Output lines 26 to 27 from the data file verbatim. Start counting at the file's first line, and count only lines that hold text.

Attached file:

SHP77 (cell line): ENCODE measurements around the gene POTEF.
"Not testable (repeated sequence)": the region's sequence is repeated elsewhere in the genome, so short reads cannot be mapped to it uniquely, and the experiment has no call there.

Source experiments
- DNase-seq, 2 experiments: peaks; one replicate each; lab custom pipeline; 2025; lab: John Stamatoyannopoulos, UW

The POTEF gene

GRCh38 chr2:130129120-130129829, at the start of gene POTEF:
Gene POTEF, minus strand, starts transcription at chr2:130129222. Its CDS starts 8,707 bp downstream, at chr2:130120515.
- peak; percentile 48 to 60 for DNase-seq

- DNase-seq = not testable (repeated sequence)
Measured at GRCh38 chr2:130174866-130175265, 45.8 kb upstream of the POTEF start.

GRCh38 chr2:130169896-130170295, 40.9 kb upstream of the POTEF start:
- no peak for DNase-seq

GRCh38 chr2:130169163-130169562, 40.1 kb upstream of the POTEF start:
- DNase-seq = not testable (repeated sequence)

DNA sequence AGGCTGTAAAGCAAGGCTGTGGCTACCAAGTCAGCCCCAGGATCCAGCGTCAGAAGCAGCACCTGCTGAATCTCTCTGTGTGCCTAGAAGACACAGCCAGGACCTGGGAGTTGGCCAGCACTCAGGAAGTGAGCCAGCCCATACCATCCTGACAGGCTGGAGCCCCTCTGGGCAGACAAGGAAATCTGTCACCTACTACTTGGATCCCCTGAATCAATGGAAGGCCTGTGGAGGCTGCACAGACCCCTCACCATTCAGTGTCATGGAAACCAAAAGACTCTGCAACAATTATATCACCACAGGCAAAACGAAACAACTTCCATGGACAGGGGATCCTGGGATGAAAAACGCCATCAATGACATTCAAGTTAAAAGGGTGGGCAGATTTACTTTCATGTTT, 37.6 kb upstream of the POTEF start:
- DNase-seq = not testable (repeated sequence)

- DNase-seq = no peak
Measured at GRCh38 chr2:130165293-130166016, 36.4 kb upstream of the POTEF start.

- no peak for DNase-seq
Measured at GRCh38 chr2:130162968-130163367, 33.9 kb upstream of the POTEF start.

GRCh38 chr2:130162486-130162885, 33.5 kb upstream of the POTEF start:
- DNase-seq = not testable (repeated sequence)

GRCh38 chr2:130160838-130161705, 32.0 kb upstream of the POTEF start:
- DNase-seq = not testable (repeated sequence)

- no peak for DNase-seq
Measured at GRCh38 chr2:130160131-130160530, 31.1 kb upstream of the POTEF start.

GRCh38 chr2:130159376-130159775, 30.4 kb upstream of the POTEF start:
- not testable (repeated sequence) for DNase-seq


Measured at GRCh38 chr2:130160131-130160530, 31.1 kb upstream of the POTEF start.

GRCh38 chr2:130159376-130159775, 30.4 kb upstream of the POTEF start: